THE THREE THEMES are three issues which in the Crystal Palace Park Campaign are bound as one. In ardent debate primary issues can be confused. Any large scale development on Paxton's foundations will have similar consequences to those associated with the UCI proposal, however to a greater or lesser degree and of a shared or different kind. It is the (nature of a) proposed activity in a new development which gives character to the social and environmental consequences. It is the (nature of a) proposed activity that can stimulate and lend spirit to a new architectural expression. Primary issues are further confused when a council is perceived to be interested only in raising quick capital whilst paying lip-service to existing legislation and using methods of expediency to manipulate community.
I can therefore support the main platform of the Crystal Palace Campaign which is "to have this scheme brought to a halt and for people to be given a say as to how their historic Park should be used".
THE ISSUE OF AESTHETICS of a new building on a Grade II * listed site, in particular on the foundations of Paxton's renowned masterpiece, is not one for evaluation by local councillors (the parochial view) but for national consideration. That the Fine Art Committee and English Heritage have given their approval is only one strand of opinion. The aesthetics towards which the Ritchie building aspires may be regarded as contrary in spirit to Paxton whose "style" in the Crystal Palace was also celebratory of light. The intentionallity in Paxton's building, apart from economically pushing the limits of new technology, was to let light in, walls and roof became "windows". Cinemas can only operate successfully by excluding light; this contrary aspect in the buildings is perhaps reflected in current design proposals. Use of glass in the design is not determined by the buildings function, arguably it is a facade or sham aesthetic.
THE CRYSTAL PALACE CAMPAIGN makes no reference to an independent Land Use Consultancy report which one would have thought essential to the overall consideration of the Parks future. In such a report impact assessment would be considered for various scenarios - the effects of different kinds of options would be weighed. One of the many aspects of such analysis would be the relationship between the site of proposed development and the parks function in the community: the relationship between the proposed new activity and the existing function of the park - how would they affect each other ?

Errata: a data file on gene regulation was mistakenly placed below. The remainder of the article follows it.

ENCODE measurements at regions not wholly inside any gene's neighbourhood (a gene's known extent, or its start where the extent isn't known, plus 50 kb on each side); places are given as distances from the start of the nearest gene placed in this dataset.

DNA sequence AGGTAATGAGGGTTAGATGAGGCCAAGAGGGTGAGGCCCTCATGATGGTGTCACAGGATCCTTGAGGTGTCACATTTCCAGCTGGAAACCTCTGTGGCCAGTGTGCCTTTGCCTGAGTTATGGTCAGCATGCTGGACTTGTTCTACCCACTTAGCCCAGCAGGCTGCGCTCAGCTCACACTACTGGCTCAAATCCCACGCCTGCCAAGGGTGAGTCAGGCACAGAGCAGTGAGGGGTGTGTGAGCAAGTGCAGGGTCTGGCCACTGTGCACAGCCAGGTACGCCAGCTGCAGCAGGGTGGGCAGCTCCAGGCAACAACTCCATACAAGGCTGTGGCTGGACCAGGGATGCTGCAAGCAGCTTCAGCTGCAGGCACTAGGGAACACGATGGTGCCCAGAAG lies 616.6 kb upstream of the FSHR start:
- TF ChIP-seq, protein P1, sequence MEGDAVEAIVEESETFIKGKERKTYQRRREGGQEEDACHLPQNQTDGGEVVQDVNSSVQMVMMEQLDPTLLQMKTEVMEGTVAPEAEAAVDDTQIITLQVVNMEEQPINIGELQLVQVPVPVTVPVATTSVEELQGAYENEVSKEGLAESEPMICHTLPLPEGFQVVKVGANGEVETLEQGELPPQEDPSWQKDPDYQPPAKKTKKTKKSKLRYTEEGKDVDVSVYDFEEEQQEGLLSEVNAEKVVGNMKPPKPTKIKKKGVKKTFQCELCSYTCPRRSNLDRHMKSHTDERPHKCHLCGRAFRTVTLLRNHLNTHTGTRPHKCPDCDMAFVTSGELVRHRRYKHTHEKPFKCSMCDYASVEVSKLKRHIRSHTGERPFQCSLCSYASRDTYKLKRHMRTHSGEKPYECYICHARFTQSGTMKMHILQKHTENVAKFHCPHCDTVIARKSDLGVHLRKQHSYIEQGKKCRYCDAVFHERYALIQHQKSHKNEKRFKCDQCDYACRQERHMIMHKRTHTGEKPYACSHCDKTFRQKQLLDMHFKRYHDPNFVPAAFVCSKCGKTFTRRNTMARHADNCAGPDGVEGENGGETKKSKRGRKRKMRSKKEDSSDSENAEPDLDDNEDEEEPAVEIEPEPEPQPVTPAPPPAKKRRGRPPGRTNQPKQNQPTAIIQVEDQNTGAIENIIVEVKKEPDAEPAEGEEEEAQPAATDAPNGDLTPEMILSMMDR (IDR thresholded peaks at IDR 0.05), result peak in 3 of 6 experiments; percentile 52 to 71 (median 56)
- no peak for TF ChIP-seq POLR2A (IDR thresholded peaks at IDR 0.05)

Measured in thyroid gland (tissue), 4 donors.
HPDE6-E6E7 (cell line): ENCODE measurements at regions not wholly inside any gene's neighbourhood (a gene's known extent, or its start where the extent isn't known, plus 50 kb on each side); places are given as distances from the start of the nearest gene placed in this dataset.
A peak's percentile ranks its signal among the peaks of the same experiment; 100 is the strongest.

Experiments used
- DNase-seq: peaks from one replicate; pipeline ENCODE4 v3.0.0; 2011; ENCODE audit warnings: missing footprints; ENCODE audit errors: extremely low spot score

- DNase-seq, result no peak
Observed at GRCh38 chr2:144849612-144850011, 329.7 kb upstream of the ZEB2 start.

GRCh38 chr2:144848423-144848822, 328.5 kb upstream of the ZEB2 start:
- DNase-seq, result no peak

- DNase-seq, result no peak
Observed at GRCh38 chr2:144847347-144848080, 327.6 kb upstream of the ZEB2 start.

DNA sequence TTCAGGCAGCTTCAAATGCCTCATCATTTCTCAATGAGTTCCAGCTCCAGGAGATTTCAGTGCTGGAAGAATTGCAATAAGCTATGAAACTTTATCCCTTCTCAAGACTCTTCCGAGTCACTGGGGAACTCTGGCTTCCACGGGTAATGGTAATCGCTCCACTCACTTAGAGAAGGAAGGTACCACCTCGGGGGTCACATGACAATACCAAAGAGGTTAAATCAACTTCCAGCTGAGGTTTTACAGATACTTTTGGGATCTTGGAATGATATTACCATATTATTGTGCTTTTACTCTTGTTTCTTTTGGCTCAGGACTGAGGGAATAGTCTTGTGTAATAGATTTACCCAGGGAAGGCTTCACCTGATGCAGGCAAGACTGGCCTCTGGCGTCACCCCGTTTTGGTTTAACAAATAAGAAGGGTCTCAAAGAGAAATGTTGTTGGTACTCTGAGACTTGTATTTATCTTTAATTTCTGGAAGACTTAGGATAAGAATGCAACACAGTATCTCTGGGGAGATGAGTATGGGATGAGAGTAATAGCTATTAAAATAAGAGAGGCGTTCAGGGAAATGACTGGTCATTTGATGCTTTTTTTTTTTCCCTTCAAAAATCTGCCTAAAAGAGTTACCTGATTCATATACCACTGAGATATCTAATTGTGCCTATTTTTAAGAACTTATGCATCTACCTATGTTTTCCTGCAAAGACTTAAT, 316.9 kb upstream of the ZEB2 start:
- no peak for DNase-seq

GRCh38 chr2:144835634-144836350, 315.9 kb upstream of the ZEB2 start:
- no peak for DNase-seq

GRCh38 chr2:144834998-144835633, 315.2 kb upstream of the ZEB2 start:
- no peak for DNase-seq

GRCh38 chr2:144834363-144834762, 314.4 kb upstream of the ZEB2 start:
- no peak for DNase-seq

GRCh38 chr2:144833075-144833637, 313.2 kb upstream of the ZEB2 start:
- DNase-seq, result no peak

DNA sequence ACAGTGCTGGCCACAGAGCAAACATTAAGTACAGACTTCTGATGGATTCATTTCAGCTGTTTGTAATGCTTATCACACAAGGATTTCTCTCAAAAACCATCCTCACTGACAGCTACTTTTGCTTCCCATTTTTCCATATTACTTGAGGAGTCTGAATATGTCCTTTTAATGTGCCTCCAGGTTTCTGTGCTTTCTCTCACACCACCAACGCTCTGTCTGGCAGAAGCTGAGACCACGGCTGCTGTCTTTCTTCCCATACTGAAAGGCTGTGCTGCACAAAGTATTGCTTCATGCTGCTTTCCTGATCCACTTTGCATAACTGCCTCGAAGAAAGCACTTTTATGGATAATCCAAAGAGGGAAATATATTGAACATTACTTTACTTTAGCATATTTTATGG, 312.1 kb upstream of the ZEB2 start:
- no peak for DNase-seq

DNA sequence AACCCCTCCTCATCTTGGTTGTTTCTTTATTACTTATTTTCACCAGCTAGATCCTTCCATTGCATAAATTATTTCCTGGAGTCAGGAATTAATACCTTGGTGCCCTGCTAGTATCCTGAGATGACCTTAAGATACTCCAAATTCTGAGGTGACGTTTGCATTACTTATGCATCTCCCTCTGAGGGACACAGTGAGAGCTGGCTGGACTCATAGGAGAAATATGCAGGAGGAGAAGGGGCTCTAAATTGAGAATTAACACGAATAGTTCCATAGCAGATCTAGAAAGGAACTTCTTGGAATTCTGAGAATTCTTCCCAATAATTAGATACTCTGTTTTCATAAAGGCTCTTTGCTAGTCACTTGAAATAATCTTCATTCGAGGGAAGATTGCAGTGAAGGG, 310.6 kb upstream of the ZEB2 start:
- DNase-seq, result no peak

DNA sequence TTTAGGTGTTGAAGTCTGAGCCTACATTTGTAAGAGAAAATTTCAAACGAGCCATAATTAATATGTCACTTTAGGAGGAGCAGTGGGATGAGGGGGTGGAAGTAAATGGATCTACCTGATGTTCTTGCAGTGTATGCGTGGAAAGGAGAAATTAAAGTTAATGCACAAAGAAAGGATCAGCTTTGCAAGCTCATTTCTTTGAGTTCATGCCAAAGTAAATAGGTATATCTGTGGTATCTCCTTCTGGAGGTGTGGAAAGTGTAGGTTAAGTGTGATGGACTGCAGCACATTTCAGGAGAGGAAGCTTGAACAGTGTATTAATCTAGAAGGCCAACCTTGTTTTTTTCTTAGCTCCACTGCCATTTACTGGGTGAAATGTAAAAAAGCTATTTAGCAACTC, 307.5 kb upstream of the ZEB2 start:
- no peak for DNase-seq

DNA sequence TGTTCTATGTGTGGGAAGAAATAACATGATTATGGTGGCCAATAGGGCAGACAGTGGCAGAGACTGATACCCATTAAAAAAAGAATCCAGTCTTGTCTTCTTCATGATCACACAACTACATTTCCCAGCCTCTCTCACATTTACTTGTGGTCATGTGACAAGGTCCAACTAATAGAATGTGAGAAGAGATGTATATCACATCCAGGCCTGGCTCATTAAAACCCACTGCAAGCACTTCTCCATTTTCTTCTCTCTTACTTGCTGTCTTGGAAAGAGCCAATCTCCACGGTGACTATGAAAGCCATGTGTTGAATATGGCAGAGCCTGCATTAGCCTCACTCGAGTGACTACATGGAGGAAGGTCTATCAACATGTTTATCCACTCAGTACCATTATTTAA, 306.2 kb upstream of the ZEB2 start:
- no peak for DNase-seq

Given the existing proposals arguably they have in common the concept of "recreation", perhaps little else ? The leisure/cultural activity which is the park is unlike the activity which is the cinema. One is dependent on the "natural" environment the other is not. A landscape analysis would consider these types of relationships, it would ask to what degree does a proposal for the development of the site enrich, enhance or amplify an individuals existing experience of Crystal Palace Park. Is the new development a divorced element having no fit or is it an overall asset. Is it an alien element a dead zone, does it represent loss or gain for the Park, are its effects desirable or undesirable, etc, etc. Arguably the council has found a way of creating money, arguably Crystal Palace park has just lost 24 acres in a change of land use, arguably commercial developments should be on commercial sites similarly parkland is sacrosanct. Land Use Consultancy can lead to preferred solutions, options which can be offered for council or public debate, contingent on the debate being genuine.
I can have no informed view of the current proposals for a multiplex cinema in the absence of access to an architects model or drawings of the proposed scheme, (has it been reviewed or supported in architects journals) equally I can have no informed view of the need for a commercial development of this kind without comparative independent study (other than a gut reaction).
I would encourage contributions from national and international architects and planners to the debate and analysis of what is both a community issue and major national land mark.
Rowland Box (28/02/00)
minor updates by the author (24/03/00)
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24/9/99 Last updated 24/9/99